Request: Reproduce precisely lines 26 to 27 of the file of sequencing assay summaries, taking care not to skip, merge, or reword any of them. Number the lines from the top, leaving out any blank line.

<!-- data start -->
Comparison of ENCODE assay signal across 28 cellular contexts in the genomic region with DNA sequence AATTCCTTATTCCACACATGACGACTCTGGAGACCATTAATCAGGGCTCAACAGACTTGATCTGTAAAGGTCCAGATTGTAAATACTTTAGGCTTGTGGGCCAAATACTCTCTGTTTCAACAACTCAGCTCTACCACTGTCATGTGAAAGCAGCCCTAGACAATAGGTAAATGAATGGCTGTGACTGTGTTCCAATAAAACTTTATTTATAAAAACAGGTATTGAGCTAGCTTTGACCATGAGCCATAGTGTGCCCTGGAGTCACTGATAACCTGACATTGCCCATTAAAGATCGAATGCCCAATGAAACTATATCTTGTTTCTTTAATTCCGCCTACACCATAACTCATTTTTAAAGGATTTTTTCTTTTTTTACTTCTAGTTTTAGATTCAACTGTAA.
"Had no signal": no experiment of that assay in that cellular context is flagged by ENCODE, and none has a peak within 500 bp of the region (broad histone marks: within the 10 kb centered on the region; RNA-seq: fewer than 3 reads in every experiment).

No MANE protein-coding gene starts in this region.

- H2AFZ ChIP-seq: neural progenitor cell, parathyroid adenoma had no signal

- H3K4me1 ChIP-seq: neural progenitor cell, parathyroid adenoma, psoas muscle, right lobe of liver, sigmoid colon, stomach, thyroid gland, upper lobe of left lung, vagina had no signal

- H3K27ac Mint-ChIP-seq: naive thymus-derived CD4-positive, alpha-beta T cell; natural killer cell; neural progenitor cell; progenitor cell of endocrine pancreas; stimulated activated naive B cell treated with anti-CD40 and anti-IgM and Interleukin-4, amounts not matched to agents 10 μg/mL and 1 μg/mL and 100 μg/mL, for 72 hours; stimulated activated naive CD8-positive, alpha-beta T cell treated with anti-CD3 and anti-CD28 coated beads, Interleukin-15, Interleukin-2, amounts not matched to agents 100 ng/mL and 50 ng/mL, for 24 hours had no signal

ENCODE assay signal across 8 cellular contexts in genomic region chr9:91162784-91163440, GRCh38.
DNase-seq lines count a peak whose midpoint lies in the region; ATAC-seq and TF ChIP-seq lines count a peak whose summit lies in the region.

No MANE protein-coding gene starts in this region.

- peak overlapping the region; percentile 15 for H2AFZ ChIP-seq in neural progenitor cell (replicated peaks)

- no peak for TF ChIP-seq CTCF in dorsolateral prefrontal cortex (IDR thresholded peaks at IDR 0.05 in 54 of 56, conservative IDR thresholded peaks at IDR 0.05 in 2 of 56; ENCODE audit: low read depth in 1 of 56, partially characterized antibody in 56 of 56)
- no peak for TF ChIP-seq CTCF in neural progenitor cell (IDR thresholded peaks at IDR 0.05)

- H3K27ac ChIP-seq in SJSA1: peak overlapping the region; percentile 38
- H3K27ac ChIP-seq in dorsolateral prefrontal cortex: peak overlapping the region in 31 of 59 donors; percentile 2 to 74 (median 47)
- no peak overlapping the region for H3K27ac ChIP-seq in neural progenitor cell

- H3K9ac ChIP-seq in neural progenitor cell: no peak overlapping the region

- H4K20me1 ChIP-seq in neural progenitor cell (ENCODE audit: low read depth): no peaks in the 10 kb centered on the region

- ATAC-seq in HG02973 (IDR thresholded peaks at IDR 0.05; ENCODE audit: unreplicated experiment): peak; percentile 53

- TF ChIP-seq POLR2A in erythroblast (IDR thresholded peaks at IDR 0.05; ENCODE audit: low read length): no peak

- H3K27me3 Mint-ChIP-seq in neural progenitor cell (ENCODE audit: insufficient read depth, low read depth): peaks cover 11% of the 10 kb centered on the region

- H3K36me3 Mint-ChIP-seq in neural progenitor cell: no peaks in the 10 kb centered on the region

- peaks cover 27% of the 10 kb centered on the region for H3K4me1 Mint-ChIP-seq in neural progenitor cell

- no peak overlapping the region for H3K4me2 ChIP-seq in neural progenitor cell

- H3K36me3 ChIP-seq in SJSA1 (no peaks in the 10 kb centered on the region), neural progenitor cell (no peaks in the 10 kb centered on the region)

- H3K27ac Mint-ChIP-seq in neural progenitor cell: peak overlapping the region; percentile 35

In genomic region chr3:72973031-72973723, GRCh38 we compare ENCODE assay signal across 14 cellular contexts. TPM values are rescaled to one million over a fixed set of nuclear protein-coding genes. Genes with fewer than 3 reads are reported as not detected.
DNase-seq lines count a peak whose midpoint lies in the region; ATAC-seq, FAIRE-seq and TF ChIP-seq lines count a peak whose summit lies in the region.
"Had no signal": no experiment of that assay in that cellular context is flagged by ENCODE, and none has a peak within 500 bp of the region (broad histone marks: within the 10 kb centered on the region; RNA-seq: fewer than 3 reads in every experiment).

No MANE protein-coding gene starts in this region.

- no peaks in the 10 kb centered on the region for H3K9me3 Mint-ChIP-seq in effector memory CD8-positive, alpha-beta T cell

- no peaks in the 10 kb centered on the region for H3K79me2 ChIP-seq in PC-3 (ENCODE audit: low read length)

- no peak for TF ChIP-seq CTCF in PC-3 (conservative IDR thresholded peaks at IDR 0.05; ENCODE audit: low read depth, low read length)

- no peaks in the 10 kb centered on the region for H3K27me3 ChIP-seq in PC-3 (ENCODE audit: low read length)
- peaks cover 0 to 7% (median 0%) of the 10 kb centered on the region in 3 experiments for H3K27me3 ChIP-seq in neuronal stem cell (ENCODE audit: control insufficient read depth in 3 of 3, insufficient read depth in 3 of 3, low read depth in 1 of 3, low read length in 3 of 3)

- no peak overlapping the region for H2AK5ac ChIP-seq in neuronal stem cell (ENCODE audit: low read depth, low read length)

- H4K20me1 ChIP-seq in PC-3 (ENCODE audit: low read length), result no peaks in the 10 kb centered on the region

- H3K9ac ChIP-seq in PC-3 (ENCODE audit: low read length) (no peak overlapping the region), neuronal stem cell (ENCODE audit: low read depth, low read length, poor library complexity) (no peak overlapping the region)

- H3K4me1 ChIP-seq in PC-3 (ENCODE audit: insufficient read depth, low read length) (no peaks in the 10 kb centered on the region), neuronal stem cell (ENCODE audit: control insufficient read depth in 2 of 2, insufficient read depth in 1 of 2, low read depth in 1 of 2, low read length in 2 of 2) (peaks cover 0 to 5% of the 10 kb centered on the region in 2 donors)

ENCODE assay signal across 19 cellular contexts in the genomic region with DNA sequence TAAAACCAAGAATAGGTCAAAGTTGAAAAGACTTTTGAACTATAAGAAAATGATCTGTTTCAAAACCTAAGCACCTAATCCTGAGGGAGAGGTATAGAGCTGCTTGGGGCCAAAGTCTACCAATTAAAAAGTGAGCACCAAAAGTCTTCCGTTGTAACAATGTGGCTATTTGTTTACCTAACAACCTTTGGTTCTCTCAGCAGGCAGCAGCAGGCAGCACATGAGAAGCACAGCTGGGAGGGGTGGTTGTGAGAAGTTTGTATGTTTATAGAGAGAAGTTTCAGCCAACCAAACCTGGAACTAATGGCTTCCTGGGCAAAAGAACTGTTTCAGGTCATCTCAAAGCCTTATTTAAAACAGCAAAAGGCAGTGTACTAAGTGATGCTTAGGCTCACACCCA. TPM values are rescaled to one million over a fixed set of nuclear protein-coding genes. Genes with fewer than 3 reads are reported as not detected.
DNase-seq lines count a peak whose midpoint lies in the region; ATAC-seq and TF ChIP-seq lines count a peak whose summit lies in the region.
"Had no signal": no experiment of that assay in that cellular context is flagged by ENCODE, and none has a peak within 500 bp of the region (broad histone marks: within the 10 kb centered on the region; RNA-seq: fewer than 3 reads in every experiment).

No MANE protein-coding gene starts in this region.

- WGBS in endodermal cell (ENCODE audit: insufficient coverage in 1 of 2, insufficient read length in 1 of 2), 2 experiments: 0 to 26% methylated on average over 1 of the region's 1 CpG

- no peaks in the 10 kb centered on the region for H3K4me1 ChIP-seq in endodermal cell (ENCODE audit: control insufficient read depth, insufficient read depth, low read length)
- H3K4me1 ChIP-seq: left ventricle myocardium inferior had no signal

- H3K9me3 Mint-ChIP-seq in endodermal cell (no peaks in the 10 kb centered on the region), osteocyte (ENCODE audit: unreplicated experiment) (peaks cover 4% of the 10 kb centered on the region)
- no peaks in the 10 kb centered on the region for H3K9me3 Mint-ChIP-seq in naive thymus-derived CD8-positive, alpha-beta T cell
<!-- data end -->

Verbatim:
In genomic region chr3:72973031-72973723, GRCh38 we compare ENCODE assay signal across 14 cellular contexts. TPM values are rescaled to one million over a fixed set of nuclear protein-coding genes. Genes with fewer than 3 reads are reported as not detected.
DNase-seq lines count a peak whose midpoint lies in the region; ATAC-seq, FAIRE-seq and TF ChIP-seq lines count a peak whose summit lies in the region.